Top Sites And Resources To Help You Eat In

04/26/2010 05:12 am ET | Updated May 25, 2011

Dearest readers,

SalmonLook, Ma--no takeout!The sharper among you
already know from yesterday's
that HuffPost Green is exhorting
us all to board the cooking-at-home train via its Week
of Eating In
experiment. Not one to
ask of others what I myself am not willing to do, I have taken the pledge. That's right; I'm eschewing morning chai lattes
from the coffee shop downstairs, avoiding my favorite lunchtime bakery, and
turning a blind eye to the oh-so-delicious takeout from the new vegetarian Thai

Just last night I served roasted butternut squash soup and
crusty bread. Down in the stacks today,
I dug into spinach lasagna for a midday meal. Tonight I'm thinking baked salmon and something
with potatoes and kale from this past weekend's farmers market (here's one
idea from Cooking Up A Story

You haven't yet begun your week of eating in, you say? No
worries--start now. And who says it only has to be for this week? Cathy Erway, author of The Art of Eating In, kicked the habit
for two years--no pressure, of course.

If eating is a political statement, then making your own
meals is the best way to have the ultimate say in the consumer food fight. Plan
ahead and astound other shoppers with your market efficiency and Alice Waters-style
variety. And remember, Michael Pollan says you can have junk food as long as
you cook it yourself. I've rounded up some resources that helped me on my
journey to eating in. Other ideas? Let me know in the comments section below.

  • Erway inspires would-be chefs with this appetizing slideshow of winter vegetable recipes on HuffPost Green. She even throws the meat-eaters a bone with a recipe for braised cabbage with sausage and polenta. Never underestimate the power of a head of cabbage. HuffPost Green also gives us the best apps for eating in like Locavore, which tells you what produce is in season in your part of the country, and Grocery Gadget, which keeps up with your shopping list and can compare prices across stores.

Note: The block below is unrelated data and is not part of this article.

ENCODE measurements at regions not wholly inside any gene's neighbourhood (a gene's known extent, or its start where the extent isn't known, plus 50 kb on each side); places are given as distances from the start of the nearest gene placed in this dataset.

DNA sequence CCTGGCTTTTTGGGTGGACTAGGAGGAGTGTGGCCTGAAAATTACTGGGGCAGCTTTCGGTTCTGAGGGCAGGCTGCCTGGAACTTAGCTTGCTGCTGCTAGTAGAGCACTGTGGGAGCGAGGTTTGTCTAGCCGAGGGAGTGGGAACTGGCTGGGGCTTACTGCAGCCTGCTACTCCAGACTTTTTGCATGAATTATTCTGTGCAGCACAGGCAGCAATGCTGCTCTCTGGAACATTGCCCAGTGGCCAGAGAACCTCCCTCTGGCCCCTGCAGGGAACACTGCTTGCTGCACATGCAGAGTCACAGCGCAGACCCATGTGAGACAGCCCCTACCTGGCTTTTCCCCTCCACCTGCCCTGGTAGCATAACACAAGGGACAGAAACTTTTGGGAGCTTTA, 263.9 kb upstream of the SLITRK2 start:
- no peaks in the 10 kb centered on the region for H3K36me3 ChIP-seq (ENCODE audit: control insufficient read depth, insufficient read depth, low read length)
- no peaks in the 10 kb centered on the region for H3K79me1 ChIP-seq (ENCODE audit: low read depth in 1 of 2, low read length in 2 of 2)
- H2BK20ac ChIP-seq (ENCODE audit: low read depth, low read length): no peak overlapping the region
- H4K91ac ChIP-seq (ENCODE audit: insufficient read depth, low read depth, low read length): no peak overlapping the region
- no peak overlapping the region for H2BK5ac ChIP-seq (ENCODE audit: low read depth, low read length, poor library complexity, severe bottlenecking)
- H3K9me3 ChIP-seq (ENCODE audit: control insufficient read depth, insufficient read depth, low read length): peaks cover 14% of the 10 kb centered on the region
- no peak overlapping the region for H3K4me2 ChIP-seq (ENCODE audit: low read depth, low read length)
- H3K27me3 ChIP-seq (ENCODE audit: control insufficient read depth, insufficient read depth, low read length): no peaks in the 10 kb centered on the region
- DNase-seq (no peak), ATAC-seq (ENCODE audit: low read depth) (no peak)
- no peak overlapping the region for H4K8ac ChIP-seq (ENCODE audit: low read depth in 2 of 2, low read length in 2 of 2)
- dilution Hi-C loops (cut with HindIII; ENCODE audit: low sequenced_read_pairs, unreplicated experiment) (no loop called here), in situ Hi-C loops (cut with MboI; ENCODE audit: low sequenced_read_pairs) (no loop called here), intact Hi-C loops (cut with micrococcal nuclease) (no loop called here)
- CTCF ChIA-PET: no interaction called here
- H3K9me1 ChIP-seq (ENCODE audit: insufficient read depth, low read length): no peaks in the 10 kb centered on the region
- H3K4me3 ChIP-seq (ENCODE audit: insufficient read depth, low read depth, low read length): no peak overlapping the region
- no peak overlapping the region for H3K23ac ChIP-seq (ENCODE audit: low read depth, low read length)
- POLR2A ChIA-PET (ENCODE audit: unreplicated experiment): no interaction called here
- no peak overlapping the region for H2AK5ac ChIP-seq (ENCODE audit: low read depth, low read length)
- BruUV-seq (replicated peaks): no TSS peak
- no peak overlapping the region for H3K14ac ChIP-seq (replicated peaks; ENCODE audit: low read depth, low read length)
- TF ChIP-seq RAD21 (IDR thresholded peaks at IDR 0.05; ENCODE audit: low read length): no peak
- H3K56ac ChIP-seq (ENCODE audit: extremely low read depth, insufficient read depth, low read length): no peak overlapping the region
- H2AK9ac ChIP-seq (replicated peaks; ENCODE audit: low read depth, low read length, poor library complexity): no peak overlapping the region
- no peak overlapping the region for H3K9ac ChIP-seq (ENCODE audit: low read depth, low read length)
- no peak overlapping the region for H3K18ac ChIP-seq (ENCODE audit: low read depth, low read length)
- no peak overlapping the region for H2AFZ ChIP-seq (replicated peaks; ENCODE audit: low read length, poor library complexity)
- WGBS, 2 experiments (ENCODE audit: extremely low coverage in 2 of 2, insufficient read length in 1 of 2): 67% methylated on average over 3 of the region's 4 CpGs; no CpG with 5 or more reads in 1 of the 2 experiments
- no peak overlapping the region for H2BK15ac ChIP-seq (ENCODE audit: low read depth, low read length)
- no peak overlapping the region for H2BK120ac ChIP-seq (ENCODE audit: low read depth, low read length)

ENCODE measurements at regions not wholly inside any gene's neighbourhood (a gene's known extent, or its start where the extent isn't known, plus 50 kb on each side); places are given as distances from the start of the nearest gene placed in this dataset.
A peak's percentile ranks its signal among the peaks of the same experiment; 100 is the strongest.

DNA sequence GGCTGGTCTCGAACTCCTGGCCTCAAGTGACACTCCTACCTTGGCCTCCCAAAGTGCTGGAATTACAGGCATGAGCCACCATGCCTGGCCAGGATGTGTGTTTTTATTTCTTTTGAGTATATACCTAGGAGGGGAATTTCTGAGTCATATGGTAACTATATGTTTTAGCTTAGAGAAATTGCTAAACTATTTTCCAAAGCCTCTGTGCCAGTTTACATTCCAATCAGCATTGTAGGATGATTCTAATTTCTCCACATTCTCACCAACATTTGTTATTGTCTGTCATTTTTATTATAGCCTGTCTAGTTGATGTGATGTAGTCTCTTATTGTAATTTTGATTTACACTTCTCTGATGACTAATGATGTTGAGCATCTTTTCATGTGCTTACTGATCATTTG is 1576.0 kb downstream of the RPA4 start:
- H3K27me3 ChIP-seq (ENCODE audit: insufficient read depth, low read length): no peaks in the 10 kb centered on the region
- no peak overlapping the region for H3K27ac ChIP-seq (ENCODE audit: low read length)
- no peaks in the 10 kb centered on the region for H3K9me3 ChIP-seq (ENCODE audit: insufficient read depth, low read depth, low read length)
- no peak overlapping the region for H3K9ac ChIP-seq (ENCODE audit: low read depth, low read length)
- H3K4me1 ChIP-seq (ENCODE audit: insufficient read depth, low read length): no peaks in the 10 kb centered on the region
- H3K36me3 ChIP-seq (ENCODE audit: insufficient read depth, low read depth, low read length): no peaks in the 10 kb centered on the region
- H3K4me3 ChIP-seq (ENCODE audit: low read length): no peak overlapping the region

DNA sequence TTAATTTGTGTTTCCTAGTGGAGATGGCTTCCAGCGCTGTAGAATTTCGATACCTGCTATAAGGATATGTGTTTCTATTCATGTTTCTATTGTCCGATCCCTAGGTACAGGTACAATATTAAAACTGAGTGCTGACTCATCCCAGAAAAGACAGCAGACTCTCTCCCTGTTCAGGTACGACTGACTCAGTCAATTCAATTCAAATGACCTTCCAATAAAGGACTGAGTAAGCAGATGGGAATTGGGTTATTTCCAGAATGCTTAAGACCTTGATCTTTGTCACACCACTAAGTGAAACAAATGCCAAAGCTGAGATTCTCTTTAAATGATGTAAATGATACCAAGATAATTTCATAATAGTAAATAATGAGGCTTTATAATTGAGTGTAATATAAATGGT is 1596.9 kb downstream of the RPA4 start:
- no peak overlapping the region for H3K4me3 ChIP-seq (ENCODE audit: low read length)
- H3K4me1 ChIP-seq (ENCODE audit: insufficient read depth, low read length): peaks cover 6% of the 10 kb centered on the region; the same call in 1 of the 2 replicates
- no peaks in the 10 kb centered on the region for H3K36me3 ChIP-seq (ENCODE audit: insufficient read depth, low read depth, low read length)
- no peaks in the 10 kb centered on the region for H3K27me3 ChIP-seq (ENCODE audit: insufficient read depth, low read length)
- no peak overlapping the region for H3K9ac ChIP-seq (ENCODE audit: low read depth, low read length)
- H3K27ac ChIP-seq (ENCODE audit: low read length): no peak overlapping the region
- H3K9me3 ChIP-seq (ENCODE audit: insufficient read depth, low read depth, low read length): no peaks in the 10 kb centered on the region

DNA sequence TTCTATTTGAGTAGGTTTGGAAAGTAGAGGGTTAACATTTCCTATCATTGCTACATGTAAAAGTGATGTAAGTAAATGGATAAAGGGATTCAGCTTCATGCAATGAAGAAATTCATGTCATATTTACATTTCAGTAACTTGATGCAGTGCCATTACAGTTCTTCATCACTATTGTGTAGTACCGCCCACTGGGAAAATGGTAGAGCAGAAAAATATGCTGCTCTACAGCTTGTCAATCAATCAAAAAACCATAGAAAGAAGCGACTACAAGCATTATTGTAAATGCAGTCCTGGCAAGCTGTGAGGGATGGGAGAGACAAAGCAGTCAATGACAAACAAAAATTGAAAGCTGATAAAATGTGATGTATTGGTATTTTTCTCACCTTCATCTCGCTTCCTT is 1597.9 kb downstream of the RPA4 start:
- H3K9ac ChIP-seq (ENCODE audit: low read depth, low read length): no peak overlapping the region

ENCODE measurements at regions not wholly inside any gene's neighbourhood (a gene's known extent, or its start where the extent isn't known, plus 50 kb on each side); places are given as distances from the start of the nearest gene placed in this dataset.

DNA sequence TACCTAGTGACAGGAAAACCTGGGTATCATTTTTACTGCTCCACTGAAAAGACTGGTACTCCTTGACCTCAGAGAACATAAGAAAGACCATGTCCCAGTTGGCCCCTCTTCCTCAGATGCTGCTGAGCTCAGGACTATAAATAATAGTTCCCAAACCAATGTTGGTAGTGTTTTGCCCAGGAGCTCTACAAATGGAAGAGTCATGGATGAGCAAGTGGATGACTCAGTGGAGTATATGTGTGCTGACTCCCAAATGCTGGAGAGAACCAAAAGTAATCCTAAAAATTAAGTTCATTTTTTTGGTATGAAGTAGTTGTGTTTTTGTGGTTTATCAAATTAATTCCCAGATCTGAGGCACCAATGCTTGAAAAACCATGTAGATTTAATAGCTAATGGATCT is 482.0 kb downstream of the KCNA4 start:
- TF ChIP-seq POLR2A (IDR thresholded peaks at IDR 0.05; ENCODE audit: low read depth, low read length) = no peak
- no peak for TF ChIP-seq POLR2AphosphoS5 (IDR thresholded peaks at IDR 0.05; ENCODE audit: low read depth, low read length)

• offers a complete menu, shopping list and detailed game plan--from the time you
    walk in the door after work--each day for that night's dinner (big fan of last
    week's mushroom penne). I think its tool list is marvelous--from bare essentials
    to well-equipped--so you can make sure you have the necessary pots, pans,
    knives, bells, and whistles. If you don't, no need to go out and buy tons of
    new stuff. Ask a friend about borrowing an item like a hand blender that you
    may not use often enough to own one yourself (I did this for the butternut
    squash soup--thanks, neighbor!). Or scour your local second-hand store for
    some cool, vintage-y measuring cups to cut cost and new materials.

  • Speaking of a well-stocked kitchen, Real Food Rehab has a spectacular pantry essentials guide for $10 (check out an abridged
    version on
    ) as well as a scintillating recipe for gooey mac

  • Cooking
    with Friends
    is based on the premise of, well, cooking with friends. You
    shop together, make a bunch of food for the week (say multiple lasagnas,
    batches of soup, dozens of cookies), and then divvy it up and take it home--or
    eat in together.
  • Follow Paula Bernstein on her journey to domesticity
    on her blog Undomesticated
    (she's working up to her first dinner party on March 6). For
    non-foodies, reading about Paula's culinary progress could offer a little nudge
    in the kitchen's direction.
  • Veg-heads and veggie supporters can head to Meatless Monday for a bevy of meat-free
    recipes from breakfast (hello, baked sweet potato pancakes) to dinner and
    snacks in between.
  • Want some
    vino to go with your homemade goodness? In the Food and Wine Pairing Guide,
    you select the type of dish and spices used, and it tells you what wine would
    best complement your dinner. (Garlicky pasta? Why, merlot, of course.)

Happy eating in!

Bon appétit-ly,